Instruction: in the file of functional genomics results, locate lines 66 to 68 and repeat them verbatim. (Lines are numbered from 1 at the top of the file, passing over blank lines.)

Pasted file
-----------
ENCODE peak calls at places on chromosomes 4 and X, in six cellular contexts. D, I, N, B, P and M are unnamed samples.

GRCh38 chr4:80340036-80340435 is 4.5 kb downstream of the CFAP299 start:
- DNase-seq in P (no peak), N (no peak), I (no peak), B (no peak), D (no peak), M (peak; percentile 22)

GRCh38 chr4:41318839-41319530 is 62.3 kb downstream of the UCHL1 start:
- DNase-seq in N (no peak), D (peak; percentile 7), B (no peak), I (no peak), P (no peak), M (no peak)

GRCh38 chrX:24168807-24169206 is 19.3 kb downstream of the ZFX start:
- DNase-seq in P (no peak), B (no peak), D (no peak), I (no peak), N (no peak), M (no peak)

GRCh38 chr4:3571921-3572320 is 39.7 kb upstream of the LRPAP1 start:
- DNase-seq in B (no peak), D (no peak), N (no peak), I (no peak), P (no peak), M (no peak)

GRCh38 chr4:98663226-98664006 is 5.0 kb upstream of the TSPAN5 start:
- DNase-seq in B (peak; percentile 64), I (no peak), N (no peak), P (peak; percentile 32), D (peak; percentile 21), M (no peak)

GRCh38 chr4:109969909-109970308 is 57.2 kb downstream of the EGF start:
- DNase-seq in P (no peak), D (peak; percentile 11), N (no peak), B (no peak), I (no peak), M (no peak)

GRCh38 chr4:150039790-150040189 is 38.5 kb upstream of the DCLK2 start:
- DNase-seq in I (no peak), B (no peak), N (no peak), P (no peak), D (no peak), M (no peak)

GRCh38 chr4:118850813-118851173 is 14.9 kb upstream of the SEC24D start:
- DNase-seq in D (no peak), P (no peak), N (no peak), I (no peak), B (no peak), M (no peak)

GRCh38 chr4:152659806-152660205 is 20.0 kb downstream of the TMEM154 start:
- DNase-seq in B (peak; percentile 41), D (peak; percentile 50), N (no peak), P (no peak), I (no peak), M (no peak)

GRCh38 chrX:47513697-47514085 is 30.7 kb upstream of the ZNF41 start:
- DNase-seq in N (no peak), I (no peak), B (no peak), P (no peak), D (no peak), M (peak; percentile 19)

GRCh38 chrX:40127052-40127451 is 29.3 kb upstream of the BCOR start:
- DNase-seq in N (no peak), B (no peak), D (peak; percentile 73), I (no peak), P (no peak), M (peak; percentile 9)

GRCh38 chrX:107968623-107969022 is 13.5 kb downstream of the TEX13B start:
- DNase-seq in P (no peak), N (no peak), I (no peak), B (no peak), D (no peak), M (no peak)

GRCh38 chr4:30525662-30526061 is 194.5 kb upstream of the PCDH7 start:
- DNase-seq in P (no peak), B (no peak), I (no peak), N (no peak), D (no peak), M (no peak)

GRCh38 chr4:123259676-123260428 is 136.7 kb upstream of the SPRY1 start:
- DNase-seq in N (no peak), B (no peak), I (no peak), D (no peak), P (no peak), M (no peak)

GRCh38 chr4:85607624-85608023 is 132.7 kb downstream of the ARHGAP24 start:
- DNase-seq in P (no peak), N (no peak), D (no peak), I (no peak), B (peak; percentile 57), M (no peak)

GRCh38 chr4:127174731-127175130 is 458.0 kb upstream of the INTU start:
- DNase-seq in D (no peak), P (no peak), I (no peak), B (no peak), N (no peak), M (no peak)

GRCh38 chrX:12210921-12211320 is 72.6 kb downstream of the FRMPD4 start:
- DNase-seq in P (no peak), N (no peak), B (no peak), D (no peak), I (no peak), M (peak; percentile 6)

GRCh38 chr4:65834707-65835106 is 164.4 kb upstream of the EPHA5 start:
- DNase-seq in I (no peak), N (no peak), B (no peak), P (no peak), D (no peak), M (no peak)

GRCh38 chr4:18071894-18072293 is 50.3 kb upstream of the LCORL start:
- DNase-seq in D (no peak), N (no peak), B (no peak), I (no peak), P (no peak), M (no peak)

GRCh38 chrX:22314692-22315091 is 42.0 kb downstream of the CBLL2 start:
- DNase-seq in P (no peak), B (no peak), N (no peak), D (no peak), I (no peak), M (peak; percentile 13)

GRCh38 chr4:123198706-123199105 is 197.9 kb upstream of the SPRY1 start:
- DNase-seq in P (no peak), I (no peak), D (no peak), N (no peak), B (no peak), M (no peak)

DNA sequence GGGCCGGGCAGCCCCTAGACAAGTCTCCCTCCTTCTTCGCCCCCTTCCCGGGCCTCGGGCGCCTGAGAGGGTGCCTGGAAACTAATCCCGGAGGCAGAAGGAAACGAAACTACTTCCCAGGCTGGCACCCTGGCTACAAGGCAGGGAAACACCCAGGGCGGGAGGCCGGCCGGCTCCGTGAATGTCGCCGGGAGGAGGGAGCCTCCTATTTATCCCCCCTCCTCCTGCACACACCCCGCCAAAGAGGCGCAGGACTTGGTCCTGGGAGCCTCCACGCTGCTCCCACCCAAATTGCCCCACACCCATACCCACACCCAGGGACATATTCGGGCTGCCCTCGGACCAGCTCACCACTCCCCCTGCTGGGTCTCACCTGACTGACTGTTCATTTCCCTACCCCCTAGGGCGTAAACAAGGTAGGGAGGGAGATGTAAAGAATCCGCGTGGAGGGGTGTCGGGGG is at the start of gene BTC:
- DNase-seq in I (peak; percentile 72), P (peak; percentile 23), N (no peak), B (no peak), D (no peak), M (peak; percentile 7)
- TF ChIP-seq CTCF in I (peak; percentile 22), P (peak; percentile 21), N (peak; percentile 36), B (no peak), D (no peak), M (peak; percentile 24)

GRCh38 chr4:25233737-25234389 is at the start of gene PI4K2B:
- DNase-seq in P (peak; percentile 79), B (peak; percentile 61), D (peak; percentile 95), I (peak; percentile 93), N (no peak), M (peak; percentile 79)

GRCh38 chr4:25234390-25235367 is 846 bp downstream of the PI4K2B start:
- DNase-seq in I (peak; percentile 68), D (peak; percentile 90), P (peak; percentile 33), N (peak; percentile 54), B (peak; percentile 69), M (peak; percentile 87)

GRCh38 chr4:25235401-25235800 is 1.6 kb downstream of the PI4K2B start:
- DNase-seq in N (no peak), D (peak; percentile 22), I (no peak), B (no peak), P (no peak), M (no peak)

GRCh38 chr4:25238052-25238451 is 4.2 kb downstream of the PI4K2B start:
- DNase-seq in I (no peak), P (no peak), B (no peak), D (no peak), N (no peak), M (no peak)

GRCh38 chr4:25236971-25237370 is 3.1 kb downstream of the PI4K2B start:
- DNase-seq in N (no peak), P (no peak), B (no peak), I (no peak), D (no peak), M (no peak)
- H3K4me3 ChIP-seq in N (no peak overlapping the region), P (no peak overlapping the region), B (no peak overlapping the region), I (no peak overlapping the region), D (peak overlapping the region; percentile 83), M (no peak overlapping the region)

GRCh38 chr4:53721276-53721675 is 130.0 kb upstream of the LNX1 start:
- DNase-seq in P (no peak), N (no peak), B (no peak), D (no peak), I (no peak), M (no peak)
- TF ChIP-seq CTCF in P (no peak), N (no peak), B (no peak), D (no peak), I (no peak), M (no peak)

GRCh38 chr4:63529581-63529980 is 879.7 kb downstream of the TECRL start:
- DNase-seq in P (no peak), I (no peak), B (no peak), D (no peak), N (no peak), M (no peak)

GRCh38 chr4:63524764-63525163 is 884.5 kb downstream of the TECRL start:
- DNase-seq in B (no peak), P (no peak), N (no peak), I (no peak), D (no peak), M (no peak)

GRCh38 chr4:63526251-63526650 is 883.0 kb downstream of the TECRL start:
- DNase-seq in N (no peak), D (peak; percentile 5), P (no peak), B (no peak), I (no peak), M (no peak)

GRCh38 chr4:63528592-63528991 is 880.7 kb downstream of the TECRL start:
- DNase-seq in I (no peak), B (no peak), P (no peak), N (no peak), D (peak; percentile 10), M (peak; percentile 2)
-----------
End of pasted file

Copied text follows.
- DNase-seq in N (no peak), D (peak; percentile 5), P (no peak), B (no peak), I (no peak), M (no peak)

GRCh38 chr4:63528592-63528991 is 880.7 kb downstream of the TECRL start:
- DNase-seq in I (no peak), B (no peak), P (no peak), N (no peak), D (peak; percentile 10), M (peak; percentile 2)